World environment day 2018: “If you can’t reuse it, refuse it”
This year’s environmental awareness day (5th June) was entirely dedicated to the challenge against plastic. Among behavioural education, awareness of the present crisis and global proposals, the world, alarmed by the situation, mobilizes.

The initiative was launched by the UN in 1972, and every year the event is centred on a different environmental topic: the World Environment Day 2018 focused its attention on disposable plastic, with the hashtag and the slogan #BeatPlasticPollution: “If you can’t reuse it, refuse it”.

The advantages of producing plastic are obvious: it’s cheap, light and easy to work with. These are the reasons why the use of plastic has increased exponentially since the beginning of the last century and has been the material produced in the highest quantity since the ‘50s. Recycling education has not set in yet: only 9% of the 9 million tons of plastic which has been produced so far has been recycled. If the situation doesn’t change, there will be 13 billion tons of plastic in the environment by 2050. Most plastic is not biodegradable, but decomposes in fragments called “microplastics”, practically impossible to remove from the oceans.

What will the consequences of the presence of so much plastic be?

First of all, the dumping into the oceans. Huge quantities of plastic bags have in fact been found in sea species (in particular turtles and dolphins). This not only compromises biodiversity, but the toxic substances present in plastic digested and assimilated into the animal tissue can potentially harm the human food chain too. The bulk of material can also block waterways, possibly increasing the occurrence of natural disasters. The same could happen to sewage systems, usually infested by insects, which might facilitate the spreading of malaria.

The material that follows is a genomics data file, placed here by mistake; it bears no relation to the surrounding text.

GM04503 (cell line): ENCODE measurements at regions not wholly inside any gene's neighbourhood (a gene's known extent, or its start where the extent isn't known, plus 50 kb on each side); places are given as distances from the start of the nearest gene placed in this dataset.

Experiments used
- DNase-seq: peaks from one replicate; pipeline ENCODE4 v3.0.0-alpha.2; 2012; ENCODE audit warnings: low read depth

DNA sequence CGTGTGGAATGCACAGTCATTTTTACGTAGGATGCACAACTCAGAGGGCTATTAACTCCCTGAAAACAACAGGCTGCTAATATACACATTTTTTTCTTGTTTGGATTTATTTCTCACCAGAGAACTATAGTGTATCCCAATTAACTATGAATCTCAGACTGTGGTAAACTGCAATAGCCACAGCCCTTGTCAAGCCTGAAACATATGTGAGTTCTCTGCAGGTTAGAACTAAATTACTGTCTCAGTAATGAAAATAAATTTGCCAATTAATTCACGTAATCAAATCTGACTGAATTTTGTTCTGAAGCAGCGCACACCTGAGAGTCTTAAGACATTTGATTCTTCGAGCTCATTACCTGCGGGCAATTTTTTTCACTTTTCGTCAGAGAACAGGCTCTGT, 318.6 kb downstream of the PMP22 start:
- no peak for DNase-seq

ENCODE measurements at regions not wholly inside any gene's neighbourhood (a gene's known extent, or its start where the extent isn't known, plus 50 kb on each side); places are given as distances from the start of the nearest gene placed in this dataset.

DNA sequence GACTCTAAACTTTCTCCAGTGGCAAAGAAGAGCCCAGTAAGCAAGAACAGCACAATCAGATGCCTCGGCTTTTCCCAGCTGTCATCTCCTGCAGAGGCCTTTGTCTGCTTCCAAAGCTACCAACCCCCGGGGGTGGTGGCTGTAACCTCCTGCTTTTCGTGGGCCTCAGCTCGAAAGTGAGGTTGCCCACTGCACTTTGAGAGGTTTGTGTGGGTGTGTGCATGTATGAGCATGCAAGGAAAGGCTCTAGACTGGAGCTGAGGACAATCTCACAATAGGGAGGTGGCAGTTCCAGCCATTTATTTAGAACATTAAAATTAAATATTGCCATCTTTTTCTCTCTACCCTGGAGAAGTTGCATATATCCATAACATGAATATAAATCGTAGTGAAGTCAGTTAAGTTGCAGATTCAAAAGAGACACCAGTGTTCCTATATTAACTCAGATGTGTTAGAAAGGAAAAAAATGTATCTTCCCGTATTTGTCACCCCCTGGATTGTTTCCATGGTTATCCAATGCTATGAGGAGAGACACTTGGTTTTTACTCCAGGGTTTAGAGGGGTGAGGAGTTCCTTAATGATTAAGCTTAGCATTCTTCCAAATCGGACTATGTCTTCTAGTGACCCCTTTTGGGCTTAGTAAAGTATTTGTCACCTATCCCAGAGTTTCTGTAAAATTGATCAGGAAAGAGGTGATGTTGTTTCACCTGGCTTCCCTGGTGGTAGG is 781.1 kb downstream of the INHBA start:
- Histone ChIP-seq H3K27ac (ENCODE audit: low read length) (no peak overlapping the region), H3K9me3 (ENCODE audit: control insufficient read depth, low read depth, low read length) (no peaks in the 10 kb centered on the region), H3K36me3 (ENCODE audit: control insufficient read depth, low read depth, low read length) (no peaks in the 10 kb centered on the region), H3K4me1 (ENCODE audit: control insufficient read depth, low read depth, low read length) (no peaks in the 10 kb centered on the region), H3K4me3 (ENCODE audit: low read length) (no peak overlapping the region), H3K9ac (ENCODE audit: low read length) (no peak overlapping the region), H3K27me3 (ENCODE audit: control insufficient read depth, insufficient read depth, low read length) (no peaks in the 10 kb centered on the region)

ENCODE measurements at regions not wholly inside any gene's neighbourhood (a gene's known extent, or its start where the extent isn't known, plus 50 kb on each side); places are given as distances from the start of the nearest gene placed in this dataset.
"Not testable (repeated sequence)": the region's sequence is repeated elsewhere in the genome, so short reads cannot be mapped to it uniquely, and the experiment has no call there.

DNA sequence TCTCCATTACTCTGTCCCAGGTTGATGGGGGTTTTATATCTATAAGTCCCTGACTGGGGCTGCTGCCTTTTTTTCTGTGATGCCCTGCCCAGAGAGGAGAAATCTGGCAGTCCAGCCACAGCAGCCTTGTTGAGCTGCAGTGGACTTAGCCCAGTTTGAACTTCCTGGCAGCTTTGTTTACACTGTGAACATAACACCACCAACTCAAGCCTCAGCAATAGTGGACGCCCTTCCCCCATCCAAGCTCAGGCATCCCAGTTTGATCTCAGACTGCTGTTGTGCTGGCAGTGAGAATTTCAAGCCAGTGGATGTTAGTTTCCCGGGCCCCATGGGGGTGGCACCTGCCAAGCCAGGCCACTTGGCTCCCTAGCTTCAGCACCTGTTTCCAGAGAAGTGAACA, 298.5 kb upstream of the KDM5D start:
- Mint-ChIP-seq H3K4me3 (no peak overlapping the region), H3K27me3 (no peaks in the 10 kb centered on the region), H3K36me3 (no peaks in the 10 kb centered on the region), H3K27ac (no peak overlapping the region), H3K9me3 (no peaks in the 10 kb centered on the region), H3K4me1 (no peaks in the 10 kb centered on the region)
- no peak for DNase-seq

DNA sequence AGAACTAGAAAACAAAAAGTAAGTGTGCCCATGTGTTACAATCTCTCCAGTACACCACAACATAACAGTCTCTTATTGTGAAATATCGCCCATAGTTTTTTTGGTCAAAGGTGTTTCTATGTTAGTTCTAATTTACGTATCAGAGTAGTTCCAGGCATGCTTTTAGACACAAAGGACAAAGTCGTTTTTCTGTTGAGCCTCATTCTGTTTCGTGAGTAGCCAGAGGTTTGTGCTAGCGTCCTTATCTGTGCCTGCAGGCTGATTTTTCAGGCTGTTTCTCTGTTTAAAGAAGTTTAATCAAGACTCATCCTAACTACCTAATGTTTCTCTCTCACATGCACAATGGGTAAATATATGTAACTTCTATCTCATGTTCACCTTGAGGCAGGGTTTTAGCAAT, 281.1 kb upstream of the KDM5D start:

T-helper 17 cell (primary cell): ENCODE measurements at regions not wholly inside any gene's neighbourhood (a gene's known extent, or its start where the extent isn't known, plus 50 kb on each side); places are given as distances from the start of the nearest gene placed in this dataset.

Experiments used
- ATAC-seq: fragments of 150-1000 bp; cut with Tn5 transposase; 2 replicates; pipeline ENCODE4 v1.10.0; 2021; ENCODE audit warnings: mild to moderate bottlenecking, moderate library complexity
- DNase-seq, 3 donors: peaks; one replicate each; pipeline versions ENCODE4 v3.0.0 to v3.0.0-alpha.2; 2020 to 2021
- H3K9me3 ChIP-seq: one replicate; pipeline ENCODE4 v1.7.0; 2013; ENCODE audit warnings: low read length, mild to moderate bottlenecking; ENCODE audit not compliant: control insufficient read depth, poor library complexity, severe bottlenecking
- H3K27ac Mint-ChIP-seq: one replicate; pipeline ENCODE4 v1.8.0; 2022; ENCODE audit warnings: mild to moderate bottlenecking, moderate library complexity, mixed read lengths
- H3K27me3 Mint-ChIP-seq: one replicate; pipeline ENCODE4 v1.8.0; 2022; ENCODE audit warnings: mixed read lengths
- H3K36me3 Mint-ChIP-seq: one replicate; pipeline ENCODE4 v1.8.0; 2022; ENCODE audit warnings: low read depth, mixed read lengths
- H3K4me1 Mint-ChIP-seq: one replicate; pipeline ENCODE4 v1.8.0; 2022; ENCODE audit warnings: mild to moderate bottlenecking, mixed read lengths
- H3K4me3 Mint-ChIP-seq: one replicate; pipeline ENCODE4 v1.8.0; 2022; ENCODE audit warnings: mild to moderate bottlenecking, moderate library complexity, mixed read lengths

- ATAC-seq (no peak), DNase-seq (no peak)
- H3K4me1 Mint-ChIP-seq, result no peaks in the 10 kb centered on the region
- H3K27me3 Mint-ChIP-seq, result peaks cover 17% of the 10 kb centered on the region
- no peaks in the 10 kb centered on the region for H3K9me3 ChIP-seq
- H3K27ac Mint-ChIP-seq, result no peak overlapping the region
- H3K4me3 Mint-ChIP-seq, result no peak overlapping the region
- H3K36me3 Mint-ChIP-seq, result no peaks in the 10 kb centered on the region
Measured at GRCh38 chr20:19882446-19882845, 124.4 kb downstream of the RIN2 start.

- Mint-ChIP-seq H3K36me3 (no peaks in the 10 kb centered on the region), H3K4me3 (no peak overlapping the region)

The economic aspect has to be taken into consideration as well: Europe would need 630 million Euros a year to clean its coasts, while Asia would require 1.3 million dollars to do the same along its Pacific shores.

Among the most common strategies is charging for plastic bags, a measure Italy and Ireland have adopted to reduce their use. Other countries have instead opted for a ban, like England with its Green Plan, Rwanda and Kenya with their restrictions on production, use and sale of plastic bags. The European Union has put forward an ambitious proposal to deal with the items seas and beaches are most polluted with (cotton buds, plastic cutlery, balloons, food packaging, bottles, cigarette butts, wipes and fishing rods): the idea is rethinking their design to make them sustainable, make people aware of the importance of recycling, and reducing the amount of packaging material industries and retailers put into circulation. 

The progress made so far is still weak, the practice of disposing still prevailing on recycling. Governments should work in closer connection with business companies. On this day, it is in fact fundamental to induce people to give up the common belief that plastic is a simple material and not something to be worried about. The best solution involves the whole society: recycling is a positive contribution, but the real step forward would be not to use disposables.